Powell (the son of the clergyman and historian David Powel) was born in Ruabon, Denbighshire, Wales and baptised in January 1576. He was educated at Jesus College, Oxford from 1592 to 1596 and then, after some studying abroad, was appointed to the sinecure position of rector of Llansantffraid-ym-Mechain, Montgomeryshire, Wales. Richard Vaughan, the Bishop of London, appointed him as his domestic chaplain in 1605; Powell became rector of Chellesworth, Suffolk, England in 1606 and ceased to hold the parish of Llansantffraid-ym-Mechain after 1607. In 1609, he was made a prebendary of St Paul's Cathedral, London and in the following year he became the vicar of Northolt, Middlesex.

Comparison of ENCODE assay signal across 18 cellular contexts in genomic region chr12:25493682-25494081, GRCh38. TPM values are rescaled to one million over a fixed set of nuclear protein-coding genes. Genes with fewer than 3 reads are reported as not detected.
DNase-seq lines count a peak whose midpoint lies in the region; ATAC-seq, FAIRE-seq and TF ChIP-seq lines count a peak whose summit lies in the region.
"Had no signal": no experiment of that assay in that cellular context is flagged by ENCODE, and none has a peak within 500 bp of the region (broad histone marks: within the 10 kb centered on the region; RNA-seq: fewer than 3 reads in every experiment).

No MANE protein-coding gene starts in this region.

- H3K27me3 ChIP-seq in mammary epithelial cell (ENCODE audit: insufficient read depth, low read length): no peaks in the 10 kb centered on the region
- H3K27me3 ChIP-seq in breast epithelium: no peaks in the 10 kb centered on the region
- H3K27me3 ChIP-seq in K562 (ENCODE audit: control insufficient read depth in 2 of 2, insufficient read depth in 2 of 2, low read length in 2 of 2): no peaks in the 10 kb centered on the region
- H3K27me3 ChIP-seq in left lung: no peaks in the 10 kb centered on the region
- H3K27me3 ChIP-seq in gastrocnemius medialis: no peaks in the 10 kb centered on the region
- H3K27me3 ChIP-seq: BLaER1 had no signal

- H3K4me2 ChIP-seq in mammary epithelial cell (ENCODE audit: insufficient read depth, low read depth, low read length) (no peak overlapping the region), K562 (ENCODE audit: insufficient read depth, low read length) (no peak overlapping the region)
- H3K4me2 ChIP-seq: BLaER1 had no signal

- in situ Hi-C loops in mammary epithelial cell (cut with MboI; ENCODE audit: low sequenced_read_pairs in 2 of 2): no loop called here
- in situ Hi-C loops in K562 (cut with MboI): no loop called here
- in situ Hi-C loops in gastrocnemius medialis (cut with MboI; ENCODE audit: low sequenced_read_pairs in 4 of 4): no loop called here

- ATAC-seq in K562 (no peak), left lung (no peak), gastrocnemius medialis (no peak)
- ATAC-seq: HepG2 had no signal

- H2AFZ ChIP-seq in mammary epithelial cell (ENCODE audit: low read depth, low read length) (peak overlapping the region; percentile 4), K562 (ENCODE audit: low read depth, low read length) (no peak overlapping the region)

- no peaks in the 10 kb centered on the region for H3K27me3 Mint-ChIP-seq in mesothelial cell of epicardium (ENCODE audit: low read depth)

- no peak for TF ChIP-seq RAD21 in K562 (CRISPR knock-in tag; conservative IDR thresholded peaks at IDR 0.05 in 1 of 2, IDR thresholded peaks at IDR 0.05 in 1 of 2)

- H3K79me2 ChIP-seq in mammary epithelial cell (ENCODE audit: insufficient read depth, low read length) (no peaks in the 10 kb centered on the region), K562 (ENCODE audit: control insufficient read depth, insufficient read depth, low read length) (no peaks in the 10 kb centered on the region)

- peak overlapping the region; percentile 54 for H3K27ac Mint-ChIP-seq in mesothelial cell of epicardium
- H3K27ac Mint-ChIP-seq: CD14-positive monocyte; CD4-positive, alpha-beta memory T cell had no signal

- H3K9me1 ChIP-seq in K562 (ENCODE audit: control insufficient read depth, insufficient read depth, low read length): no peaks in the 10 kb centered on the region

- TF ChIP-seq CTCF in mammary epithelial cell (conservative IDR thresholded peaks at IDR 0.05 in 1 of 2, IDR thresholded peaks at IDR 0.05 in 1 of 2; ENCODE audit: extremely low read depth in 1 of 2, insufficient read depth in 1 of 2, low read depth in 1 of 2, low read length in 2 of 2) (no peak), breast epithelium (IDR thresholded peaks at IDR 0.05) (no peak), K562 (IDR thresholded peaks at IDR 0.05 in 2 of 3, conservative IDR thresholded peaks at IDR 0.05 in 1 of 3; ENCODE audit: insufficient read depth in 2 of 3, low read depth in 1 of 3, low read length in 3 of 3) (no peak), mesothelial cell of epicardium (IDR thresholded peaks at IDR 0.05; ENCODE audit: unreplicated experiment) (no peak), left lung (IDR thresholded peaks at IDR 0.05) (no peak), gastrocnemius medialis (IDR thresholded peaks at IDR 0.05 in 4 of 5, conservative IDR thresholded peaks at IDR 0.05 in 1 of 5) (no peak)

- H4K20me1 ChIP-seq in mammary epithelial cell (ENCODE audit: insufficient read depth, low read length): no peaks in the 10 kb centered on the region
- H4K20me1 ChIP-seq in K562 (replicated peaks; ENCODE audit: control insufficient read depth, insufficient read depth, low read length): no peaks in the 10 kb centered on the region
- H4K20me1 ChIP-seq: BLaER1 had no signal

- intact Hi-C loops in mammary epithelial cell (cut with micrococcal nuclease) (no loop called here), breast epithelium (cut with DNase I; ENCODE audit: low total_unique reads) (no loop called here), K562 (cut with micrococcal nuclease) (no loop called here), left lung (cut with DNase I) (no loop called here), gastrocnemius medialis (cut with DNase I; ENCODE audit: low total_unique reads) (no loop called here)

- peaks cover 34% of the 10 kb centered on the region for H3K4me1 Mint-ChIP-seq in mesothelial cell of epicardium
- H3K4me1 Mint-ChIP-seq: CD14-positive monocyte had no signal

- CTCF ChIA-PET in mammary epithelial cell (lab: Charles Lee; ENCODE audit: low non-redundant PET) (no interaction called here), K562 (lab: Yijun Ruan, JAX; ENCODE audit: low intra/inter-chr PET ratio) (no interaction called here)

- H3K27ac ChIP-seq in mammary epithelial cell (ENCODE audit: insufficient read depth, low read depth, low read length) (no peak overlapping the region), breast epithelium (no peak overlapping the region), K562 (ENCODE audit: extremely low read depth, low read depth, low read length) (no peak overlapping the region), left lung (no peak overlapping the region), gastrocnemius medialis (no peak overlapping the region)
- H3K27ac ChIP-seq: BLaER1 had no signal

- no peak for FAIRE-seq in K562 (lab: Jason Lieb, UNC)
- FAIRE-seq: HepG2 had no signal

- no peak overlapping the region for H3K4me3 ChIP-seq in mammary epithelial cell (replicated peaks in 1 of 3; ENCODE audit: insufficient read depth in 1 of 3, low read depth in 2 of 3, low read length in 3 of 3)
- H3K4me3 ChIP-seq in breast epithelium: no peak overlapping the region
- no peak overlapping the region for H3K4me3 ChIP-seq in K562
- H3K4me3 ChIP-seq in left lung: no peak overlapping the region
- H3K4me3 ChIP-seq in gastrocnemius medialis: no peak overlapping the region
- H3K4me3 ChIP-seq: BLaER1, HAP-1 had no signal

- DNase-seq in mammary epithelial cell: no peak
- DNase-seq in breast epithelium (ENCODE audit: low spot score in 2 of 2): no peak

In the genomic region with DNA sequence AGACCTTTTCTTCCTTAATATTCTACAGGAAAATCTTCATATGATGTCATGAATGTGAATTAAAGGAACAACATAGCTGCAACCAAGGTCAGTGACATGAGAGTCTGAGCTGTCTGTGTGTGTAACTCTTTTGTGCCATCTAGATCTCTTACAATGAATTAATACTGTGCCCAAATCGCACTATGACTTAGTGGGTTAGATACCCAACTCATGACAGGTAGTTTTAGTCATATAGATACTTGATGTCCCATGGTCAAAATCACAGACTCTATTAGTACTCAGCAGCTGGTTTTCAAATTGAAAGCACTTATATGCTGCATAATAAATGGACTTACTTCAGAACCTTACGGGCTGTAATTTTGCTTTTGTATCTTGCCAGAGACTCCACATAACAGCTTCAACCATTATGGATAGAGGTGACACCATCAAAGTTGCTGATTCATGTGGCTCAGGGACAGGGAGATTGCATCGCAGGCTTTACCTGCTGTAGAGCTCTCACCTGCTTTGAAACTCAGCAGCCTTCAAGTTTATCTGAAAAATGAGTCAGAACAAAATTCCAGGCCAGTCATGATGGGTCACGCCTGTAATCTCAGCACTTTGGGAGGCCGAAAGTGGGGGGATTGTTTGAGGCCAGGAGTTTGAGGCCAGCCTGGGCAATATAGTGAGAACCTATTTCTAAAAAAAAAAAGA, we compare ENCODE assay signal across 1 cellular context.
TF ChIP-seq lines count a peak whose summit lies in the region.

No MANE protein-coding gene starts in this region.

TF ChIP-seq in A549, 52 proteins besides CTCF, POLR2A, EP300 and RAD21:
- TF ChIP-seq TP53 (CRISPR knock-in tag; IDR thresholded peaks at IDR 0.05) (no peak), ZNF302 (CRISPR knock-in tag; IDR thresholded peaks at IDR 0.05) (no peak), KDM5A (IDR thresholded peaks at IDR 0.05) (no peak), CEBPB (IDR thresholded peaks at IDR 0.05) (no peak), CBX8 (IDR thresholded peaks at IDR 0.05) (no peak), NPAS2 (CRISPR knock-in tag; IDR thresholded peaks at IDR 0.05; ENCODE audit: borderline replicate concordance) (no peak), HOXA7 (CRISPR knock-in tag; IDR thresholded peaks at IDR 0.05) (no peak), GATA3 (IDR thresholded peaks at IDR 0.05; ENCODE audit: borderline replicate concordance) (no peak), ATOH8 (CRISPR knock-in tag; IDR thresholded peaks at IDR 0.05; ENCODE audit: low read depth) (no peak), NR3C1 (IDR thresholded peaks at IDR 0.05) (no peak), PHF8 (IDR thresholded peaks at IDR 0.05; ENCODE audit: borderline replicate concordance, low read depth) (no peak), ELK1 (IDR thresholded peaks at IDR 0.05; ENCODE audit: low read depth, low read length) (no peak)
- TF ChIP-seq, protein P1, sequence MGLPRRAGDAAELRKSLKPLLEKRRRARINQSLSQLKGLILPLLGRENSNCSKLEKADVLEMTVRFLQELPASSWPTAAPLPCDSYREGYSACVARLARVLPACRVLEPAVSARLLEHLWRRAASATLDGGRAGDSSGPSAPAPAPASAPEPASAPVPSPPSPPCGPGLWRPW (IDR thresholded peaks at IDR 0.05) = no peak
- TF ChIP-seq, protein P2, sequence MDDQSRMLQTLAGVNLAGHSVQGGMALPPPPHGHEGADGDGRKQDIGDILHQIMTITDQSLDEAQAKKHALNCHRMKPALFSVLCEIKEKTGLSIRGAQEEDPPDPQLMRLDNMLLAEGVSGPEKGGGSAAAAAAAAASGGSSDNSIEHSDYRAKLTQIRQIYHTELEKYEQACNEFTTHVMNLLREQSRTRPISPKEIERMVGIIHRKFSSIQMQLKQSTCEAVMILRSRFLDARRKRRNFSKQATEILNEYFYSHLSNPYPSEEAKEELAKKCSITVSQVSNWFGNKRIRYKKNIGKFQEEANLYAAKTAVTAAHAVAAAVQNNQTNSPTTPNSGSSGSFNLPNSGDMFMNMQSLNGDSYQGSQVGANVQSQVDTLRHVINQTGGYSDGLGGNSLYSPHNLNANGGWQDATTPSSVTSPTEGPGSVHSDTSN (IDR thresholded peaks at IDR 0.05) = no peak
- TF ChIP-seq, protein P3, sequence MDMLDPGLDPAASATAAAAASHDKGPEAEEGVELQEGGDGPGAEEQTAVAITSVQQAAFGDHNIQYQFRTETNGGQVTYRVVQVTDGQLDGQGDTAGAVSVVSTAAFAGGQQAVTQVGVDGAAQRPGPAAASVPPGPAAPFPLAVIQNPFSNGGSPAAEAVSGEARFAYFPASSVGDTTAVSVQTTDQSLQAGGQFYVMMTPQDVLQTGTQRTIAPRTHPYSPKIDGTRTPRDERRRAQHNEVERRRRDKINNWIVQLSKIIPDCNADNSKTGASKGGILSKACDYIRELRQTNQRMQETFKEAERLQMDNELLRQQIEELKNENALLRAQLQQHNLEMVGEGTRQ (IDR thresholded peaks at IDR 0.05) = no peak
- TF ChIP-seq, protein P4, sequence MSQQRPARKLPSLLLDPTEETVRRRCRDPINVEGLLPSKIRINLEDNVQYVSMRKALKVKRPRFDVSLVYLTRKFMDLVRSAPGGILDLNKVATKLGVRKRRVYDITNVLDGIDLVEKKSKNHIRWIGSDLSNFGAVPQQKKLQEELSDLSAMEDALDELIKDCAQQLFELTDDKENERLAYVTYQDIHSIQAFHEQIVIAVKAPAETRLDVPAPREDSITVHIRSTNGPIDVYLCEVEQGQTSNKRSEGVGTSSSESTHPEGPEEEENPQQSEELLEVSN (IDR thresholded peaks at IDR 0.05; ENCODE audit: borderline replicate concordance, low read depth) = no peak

Powell was a strident anti-Catholic and wrote a number of works condemning the Roman Catholic faith and its followers. His writings included Consideration of the Papists (1604), with warnings of the appalling results that would follow if Prince Henry married a Catholic, and Disputationum... de Antichristo et eius ecclesia (1605) on the Pope as the Antichrist and the Roman Catholic Church as the "synagogue of Antichrist". Whilst this language was condemned in later years by Archbishop Laud, his views were regarded as orthodox at the time and his writings were admired by contemporaries. The Resolved Christian (1600), a treatise on piety, reached its seventh edition by 1617. Other writings were directed against Protestant non-conformists, such as De adiophora (1607), noting the shared beliefs that they held and arguing that divisions between Protestants undermined the fight against Catholics.